In retrospect, the 1965 “omnibus” looks like an end-of-the-year company party. The employees loosen their ties and get rowdy, drunkenly flaunting a little of their individuality in one last hurrah before hunkering down for the new year. And the next year was definitely a new year for Saitō Pro. In 1966, it published the 47th and final issue of Gorilla Magazine. The decline of the kashihon market had forced Saitō to close his publishing division (it would re-open as Leed in 1974). This was ultimately a blessing in disguise, for 1966 was also the year Saitō and his studio became regulars for Shōnen Magazine, and it was through the weekly that Saitō Pro began to emerge as the highly stratified and rationalized symbol of a newly industrialized Japanese comics industry. The end of the kashihon market and the temporary halt on self-publishing helped clear the way for the studio’s full integration into the corporate world of mass publishing.

Saitō Takao and Saitō Pro, Silent World, Shōnen Magazine (February 5, 1967), title page.

Saitō Pro’s first stories for Magazine are a grab bag of shorts ranging from the standard boxing and sword-fighting themes to riffs on Gregory Peck’s Moby Dick (now it’s a very big shark) and The Lost World. His first hit serial for the magazine was Silent World (1966-67), a rewrite of a kashihon title from 1963 about a team of trainee astronauts suddenly at sea in the outer unknown of space, where they have to navigate planets with shape-shifting atmospheres and mean armored aliens that seem to have immigrated into Saitō’s universe from planet Marvel. In 1967 appear the first of Saitō’s samurai stories for Magazine, culminating in Muyōnosuke, serialized between September 1967 and May 1970, and memorialized in January of its last year in “An Introduction to Gekiga” as Magazine’s representative gekiga.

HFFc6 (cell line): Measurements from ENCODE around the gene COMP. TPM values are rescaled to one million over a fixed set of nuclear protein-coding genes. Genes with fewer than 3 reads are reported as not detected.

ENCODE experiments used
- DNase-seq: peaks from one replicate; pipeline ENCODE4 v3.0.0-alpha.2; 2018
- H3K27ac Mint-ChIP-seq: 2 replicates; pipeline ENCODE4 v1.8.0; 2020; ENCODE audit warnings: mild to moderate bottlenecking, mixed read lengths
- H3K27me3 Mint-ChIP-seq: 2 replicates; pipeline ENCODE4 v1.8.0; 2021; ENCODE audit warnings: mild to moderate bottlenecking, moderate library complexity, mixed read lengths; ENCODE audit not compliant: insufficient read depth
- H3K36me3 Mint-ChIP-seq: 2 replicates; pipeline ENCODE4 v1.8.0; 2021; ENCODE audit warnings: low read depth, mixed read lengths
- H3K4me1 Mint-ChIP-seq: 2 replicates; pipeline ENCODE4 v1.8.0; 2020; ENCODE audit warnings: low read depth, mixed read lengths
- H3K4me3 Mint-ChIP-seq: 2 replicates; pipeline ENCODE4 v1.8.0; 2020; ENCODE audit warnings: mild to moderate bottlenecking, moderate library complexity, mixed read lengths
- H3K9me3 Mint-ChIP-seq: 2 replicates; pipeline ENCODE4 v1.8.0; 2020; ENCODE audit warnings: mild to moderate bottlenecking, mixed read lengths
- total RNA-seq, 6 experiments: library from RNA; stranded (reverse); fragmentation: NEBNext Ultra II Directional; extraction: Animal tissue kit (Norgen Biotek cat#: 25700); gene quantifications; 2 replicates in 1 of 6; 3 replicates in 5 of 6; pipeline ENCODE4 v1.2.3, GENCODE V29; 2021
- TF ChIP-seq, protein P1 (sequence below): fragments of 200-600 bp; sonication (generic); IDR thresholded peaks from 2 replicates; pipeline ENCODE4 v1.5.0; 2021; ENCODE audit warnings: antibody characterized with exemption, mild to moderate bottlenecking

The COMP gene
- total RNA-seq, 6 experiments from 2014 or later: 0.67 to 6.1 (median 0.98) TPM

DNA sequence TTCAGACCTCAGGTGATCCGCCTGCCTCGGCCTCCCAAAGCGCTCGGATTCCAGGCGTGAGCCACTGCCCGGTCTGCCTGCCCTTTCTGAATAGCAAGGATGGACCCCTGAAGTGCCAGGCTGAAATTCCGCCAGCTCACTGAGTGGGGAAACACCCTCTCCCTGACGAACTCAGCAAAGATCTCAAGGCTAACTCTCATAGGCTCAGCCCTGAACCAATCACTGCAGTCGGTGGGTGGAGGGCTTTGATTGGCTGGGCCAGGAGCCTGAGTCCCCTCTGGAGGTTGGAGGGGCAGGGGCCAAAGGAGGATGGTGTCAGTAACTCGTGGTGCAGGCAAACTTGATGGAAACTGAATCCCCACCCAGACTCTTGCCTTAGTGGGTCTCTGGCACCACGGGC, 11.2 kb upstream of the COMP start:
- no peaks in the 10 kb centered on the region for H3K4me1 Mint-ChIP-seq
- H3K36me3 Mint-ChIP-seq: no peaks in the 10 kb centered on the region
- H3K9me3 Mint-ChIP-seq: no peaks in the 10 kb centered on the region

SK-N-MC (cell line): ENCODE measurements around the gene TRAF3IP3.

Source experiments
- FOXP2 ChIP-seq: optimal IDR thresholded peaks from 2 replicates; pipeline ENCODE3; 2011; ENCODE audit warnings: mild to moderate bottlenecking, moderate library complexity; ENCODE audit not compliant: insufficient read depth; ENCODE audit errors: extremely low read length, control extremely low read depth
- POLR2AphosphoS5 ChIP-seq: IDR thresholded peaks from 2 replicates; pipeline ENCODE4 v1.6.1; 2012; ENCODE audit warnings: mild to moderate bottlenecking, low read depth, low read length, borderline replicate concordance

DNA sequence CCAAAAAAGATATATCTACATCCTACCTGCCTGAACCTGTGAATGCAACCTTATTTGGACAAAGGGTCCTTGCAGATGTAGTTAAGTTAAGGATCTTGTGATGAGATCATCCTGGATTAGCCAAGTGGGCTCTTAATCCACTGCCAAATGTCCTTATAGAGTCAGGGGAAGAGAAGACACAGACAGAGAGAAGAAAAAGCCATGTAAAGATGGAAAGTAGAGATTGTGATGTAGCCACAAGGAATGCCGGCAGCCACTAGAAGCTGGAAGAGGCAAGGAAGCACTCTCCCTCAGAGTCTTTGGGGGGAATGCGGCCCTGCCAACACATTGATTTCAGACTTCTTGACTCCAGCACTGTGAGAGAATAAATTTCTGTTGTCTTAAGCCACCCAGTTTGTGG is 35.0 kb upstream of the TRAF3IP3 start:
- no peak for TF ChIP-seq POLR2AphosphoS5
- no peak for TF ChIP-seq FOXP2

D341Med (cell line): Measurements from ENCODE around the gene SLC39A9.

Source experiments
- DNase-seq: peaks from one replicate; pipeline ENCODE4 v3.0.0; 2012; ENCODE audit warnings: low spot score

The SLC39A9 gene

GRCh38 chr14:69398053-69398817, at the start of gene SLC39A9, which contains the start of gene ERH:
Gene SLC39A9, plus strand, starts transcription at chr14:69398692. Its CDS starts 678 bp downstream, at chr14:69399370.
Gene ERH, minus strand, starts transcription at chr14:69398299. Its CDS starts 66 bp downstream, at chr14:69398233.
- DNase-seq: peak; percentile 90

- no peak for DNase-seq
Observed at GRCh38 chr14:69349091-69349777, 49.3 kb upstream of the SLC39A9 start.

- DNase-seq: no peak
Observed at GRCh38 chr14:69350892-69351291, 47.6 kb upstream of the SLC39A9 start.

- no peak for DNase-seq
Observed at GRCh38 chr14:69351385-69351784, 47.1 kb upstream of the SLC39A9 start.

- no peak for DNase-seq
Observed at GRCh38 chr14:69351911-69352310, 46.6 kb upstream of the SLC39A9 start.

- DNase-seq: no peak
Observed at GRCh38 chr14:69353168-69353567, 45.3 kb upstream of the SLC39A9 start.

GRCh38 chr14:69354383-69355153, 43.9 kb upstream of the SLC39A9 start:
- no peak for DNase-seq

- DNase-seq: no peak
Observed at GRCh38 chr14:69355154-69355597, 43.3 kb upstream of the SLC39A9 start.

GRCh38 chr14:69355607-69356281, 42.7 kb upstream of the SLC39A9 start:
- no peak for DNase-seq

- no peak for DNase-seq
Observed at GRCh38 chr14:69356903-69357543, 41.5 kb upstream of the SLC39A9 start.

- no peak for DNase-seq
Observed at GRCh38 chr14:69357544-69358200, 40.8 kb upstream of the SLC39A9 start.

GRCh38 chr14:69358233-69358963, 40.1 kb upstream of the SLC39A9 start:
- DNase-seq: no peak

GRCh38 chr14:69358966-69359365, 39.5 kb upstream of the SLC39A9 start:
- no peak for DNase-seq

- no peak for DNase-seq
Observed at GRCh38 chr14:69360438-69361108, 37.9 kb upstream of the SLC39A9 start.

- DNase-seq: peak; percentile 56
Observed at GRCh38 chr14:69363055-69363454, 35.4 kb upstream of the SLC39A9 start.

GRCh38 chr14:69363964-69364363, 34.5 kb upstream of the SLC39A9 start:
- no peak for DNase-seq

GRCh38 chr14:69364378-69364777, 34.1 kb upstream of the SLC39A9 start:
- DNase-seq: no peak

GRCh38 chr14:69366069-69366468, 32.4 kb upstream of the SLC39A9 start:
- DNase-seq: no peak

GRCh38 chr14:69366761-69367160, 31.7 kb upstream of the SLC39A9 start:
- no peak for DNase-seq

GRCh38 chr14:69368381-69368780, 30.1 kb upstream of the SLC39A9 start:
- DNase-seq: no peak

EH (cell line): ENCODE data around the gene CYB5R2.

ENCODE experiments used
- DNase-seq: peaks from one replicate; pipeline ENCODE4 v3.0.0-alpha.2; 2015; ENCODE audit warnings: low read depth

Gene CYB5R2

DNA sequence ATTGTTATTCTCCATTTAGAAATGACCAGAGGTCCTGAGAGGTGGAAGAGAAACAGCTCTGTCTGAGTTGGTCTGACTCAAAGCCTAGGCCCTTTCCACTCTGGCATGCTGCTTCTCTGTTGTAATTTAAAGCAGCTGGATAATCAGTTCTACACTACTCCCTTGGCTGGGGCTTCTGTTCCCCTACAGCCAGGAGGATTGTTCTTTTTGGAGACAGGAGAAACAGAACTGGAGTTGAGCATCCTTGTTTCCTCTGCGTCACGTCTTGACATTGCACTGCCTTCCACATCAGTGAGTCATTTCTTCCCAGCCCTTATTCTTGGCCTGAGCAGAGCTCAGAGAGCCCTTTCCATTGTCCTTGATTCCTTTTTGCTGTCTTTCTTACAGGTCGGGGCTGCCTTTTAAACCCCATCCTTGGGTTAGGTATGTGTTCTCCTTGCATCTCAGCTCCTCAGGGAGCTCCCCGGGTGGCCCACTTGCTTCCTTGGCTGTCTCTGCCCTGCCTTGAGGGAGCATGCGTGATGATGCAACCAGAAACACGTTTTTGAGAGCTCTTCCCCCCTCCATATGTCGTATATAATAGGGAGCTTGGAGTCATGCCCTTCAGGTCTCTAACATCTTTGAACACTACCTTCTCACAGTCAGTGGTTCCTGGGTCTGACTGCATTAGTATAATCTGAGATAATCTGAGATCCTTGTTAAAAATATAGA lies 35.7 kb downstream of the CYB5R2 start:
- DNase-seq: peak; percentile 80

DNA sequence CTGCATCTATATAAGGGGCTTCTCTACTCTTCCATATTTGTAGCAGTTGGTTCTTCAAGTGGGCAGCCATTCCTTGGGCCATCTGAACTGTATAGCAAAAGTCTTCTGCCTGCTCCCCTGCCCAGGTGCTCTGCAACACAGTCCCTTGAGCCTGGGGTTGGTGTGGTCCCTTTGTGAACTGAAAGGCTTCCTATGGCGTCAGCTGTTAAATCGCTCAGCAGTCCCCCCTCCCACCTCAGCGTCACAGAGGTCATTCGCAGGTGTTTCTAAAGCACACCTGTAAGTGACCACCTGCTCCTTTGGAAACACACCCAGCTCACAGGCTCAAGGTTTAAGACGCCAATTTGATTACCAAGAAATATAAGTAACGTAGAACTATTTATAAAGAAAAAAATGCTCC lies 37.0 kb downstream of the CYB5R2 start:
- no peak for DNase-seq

In August 1967, just before Muyōnosuke began, Magazine ran a feature on Saitō. It was one of a series of interviews with the magazine’s top artists, filled with silly jokes and aimed at children, but illuminating nonetheless. In it, Saitō is introduced as “the man of the hour who has blown the new wind of ‘gekiga’ through the publishing world. A great man, he throws himself into his work with the fierce fighting spirit of a wild beast.” Some good-natured jesting is made of his rotundity: he calls himself Gorilla but emerges from the studio “kersplash like a hippo from the water.” Asked to define gekiga, he simply explains that as motion pictures are now called movies, the name manga is too old-fashioned for the present tense of narrative comics. Asked what the future holds, Saitō says, “I would like to expand my work through integrated production methods that have never been used before.” “You mean like the movies, where everyone’s strengths are used . . .” “That’s right. Instead of having the basic idea, the sketches, the layout, and the making of the story all the work of a single genius, you collect various people to work together . . .” Then Saitō’s brother, the studio’s manager, cuts in with a blueprint for Saitō Pro’s future home, a new building in Nakano. The interviewer calls it “a great four-story gekiga factory.” He adds that “there’s no reason for you to explain what gekiga is anymore,” the superior products of this “gekiga factory” will speak for themselves. Saitō can only agree, “Exactly. They can say all they want. This is the end for boring gekiga.”